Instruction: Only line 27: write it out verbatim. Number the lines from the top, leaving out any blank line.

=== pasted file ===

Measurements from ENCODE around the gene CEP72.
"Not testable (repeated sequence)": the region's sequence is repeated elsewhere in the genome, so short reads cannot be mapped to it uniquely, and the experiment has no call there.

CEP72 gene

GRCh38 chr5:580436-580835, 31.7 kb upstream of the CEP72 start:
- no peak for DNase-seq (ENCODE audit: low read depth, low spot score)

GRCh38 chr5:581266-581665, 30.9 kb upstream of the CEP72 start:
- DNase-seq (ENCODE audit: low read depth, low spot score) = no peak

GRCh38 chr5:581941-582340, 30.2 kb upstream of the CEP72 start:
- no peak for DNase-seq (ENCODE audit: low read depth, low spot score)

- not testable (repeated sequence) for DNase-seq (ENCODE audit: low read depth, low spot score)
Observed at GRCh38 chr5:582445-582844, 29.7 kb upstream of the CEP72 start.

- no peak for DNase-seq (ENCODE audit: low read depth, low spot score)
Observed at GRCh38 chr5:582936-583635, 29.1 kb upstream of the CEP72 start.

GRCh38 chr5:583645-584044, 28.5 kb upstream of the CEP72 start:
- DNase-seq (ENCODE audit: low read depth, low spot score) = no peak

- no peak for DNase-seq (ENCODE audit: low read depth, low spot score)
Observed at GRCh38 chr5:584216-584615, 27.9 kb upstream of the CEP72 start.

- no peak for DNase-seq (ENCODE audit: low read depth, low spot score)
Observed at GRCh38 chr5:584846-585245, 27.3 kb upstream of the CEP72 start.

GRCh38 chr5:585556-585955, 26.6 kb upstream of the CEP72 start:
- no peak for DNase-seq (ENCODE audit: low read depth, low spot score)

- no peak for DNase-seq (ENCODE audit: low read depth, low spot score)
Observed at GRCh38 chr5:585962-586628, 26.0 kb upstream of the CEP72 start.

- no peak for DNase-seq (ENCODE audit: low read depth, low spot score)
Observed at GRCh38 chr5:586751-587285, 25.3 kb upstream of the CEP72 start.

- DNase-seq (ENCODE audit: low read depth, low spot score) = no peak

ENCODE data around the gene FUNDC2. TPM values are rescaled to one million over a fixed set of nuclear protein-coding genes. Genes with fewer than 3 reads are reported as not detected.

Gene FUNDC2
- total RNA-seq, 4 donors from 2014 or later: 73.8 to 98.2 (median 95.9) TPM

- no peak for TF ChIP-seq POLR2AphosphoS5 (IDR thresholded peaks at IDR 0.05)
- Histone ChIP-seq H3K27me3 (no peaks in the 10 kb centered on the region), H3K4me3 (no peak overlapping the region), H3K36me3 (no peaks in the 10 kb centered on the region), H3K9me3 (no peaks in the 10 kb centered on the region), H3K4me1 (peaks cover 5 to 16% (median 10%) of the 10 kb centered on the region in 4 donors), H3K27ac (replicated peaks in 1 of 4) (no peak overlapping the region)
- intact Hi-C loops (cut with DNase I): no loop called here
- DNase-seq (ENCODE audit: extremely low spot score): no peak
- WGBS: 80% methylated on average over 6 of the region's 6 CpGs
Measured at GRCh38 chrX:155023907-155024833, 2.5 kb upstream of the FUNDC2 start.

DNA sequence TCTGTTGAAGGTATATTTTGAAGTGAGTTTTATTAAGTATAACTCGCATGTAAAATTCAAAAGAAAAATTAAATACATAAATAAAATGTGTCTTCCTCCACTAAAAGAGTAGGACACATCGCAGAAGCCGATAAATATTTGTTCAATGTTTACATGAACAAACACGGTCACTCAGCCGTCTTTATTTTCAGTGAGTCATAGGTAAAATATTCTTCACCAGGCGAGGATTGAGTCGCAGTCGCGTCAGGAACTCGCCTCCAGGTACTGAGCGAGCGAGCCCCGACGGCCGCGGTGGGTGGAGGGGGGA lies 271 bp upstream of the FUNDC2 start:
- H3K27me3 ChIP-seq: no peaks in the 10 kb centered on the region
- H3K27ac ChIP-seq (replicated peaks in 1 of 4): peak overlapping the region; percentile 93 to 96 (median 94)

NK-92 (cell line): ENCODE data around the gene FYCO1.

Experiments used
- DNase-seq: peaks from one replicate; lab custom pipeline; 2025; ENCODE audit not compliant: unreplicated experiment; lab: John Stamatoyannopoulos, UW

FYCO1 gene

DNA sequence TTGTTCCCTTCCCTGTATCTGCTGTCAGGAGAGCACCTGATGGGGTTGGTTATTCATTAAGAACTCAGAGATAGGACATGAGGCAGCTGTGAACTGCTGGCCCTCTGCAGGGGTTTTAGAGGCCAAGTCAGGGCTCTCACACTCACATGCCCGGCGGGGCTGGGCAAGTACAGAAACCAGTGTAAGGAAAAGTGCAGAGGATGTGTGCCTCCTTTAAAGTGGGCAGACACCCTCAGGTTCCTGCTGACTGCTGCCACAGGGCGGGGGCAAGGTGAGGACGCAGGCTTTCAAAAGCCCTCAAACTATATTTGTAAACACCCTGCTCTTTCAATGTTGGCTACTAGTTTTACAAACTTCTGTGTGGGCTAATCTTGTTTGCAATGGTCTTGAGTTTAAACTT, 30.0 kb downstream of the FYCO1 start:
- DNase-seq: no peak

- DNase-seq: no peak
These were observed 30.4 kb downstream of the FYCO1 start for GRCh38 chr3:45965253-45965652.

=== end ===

ENCODE data around the gene FUNDC2. TPM values are rescaled to one million over a fixed set of nuclear protein-coding genes. Genes with fewer than 3 reads are reported as not detected.